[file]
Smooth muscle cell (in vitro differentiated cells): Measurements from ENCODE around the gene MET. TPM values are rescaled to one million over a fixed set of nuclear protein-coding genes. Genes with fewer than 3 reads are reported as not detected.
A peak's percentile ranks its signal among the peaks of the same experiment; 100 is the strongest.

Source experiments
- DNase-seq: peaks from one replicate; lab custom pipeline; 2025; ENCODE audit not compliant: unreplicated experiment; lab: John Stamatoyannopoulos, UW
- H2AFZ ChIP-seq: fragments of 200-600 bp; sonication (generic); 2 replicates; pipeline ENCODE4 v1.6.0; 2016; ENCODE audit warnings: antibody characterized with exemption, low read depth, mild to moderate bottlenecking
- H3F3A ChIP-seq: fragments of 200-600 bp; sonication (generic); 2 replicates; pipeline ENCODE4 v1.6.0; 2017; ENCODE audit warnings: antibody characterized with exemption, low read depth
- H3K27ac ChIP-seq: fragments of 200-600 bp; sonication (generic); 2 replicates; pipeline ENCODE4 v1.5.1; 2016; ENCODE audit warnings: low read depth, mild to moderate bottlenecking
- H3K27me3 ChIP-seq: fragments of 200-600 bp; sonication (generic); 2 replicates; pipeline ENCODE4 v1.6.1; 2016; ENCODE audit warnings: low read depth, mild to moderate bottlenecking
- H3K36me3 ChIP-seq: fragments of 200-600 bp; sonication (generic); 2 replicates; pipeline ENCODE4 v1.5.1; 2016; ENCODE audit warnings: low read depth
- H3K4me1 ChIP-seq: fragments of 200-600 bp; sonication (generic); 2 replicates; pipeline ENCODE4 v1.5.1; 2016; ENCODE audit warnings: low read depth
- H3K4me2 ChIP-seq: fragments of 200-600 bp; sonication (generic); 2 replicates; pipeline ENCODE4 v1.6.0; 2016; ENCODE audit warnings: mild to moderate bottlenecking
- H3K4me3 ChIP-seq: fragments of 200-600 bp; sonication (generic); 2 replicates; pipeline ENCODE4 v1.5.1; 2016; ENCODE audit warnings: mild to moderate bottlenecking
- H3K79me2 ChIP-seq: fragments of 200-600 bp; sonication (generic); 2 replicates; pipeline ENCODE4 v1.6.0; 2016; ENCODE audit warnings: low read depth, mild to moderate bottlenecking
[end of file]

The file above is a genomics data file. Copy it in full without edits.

Smooth muscle cell (in vitro differentiated cells): Measurements from ENCODE around the gene MET. TPM values are rescaled to one million over a fixed set of nuclear protein-coding genes. Genes with fewer than 3 reads are reported as not detected.
A peak's percentile ranks its signal among the peaks of the same experiment; 100 is the strongest.

Source experiments
- DNase-seq: peaks from one replicate; lab custom pipeline; 2025; ENCODE audit not compliant: unreplicated experiment; lab: John Stamatoyannopoulos, UW
- H2AFZ ChIP-seq: fragments of 200-600 bp; sonication (generic); 2 replicates; pipeline ENCODE4 v1.6.0; 2016; ENCODE audit warnings: antibody characterized with exemption, low read depth, mild to moderate bottlenecking
- H3F3A ChIP-seq: fragments of 200-600 bp; sonication (generic); 2 replicates; pipeline ENCODE4 v1.6.0; 2017; ENCODE audit warnings: antibody characterized with exemption, low read depth
- H3K27ac ChIP-seq: fragments of 200-600 bp; sonication (generic); 2 replicates; pipeline ENCODE4 v1.5.1; 2016; ENCODE audit warnings: low read depth, mild to moderate bottlenecking
- H3K27me3 ChIP-seq: fragments of 200-600 bp; sonication (generic); 2 replicates; pipeline ENCODE4 v1.6.1; 2016; ENCODE audit warnings: low read depth, mild to moderate bottlenecking
- H3K36me3 ChIP-seq: fragments of 200-600 bp; sonication (generic); 2 replicates; pipeline ENCODE4 v1.5.1; 2016; ENCODE audit warnings: low read depth
- H3K4me1 ChIP-seq: fragments of 200-600 bp; sonication (generic); 2 replicates; pipeline ENCODE4 v1.5.1; 2016; ENCODE audit warnings: low read depth
- H3K4me2 ChIP-seq: fragments of 200-600 bp; sonication (generic); 2 replicates; pipeline ENCODE4 v1.6.0; 2016; ENCODE audit warnings: mild to moderate bottlenecking
- H3K4me3 ChIP-seq: fragments of 200-600 bp; sonication (generic); 2 replicates; pipeline ENCODE4 v1.5.1; 2016; ENCODE audit warnings: mild to moderate bottlenecking
- H3K79me2 ChIP-seq: fragments of 200-600 bp; sonication (generic); 2 replicates; pipeline ENCODE4 v1.6.0; 2016; ENCODE audit warnings: low read depth, mild to moderate bottlenecking